HSBC Holdings, Europe's biggest bank, posted higher first-half profit and struck an upbeat tone on the global economy on Monday, despite a big rise in bad debts linked to its problems in the U.S. housing market.
HSBC, which blamed bad U.S. mortgage loans for its first ever profit warning earlier this year, said pretax profit rose 13% to $14.16 billion in the six months to June 30, boosted by strong growth in Hong Kong, the Asia-Pacific and its investment banking arm.
That was ahead of an average forecast of $13.27 billion from a Reuters Estimates poll of nine analysts.
But the bank said it benefited from a gain of $1 billion from the dilution of a holding in its mainland China associates and that pretax profit was up 5% excluding that gain.
It also said its charge for bad debts was $6.35 billion in the first half of the year, up 63% from $3.89 billion in the same period last year.
"We think that the true underlying growth may be some way short of the headline growth," said NCB analyst Simon Willis, keeping a "reduce" rating on HSBC shares. He added the bad debt charge was about $1 billion higher than he had expected.
HSBC sounded upbeat about the global economy, however.
"The world economy remains remarkably buoyant. There is growing evidence of economic decoupling, with U.S. weakness not constraining economic activity elsewhere," it said in its results statement.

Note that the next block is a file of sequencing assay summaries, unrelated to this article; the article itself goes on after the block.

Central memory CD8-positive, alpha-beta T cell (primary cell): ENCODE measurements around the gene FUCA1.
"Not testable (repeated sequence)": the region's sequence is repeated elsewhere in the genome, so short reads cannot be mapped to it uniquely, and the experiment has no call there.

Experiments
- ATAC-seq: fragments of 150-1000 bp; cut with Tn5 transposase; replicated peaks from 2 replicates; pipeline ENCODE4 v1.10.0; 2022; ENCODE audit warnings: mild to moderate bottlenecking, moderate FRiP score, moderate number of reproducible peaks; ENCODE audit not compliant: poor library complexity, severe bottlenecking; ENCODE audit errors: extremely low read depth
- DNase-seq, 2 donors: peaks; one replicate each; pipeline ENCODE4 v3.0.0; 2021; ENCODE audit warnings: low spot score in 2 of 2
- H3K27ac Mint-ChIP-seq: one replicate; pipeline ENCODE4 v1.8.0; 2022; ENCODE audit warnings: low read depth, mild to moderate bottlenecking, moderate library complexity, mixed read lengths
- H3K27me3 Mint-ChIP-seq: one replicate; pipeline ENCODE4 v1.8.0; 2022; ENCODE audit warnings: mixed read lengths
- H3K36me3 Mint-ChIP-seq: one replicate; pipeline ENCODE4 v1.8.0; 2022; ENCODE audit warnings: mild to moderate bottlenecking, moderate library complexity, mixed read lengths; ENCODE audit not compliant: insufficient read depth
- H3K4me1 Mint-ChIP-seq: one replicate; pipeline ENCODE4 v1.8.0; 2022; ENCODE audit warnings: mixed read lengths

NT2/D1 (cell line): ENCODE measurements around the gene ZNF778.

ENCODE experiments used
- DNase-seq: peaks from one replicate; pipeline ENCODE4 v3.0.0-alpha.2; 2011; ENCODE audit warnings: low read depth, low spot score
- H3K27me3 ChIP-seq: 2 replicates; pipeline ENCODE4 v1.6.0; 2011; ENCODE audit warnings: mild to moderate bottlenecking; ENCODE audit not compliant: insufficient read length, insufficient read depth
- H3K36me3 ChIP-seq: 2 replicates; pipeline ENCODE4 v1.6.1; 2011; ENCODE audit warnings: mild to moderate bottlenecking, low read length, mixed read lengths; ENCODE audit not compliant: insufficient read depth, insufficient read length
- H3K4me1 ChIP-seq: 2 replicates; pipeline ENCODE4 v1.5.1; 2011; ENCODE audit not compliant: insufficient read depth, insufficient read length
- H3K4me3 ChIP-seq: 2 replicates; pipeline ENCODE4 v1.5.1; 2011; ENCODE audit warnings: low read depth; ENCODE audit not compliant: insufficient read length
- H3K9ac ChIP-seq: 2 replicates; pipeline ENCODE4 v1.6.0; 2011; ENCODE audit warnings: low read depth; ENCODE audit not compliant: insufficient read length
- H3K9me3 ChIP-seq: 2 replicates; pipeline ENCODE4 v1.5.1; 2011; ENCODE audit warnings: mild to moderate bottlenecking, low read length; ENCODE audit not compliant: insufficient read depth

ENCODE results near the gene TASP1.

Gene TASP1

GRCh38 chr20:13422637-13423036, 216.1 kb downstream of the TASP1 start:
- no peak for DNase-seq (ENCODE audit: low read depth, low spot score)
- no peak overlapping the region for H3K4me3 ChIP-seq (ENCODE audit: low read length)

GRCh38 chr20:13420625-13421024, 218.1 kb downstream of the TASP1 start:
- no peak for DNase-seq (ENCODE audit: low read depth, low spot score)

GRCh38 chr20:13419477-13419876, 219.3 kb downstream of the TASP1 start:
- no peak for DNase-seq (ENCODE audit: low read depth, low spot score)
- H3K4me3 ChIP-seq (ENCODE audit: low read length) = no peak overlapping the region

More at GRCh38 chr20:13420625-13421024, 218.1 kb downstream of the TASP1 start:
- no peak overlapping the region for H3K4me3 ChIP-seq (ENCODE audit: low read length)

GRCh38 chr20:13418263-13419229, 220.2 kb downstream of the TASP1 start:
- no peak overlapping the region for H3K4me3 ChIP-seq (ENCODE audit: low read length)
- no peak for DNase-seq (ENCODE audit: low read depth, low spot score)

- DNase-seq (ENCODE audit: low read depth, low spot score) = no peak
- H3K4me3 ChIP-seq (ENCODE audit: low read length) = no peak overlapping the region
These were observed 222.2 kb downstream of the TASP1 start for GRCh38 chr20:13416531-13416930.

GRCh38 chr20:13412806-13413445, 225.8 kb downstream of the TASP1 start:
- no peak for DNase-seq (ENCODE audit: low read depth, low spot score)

Shares in the London-based bank were up 2.5% at 902.5 pence, outperforming a flat performance from the U.K.'s benchmark FTSE-100 index and valuing the business at about 106 billion pounds ($216 billion).
Relief, But Risks
"With the shadow of credit concerns casting itself heavily over both global markets and HSBC itself in recent days, the stock appears to be enjoying something of a relief rally relief that bad debts were not even worse," said Keith Bowman, Equity Analyst at Hargreaves Lansdown Stockbrokers.
"That said, investors should not sigh too deeply, profit from the group's 'Personal Financial Services' division were down a considerable 20% and worries over credit conditions are unlikely to recede just yet."
HSBC said there were risks to the world economic outlook, and that it remained cautious in its risk appetite.
"Excess liquidity in global financial markets could lead to further asset price dislocation," it said.
Underlying revenues rose 16% in the first half, just outpacing cost growth of 15%.
The bank said growth was driven by an "excellent performance" in Asia where profit in Hong Kong rose by a quarter and in the rest of Asia-Pacific by 37% and in its CIBM investment bank arm, where profits rose 29% to $4.2 billion.
HSBC proposed a second interim dividend of 17 U.S. cents a share, which together with the first interim dividend of 17 cents represents a 13% increase over the combined payments in the same period last year.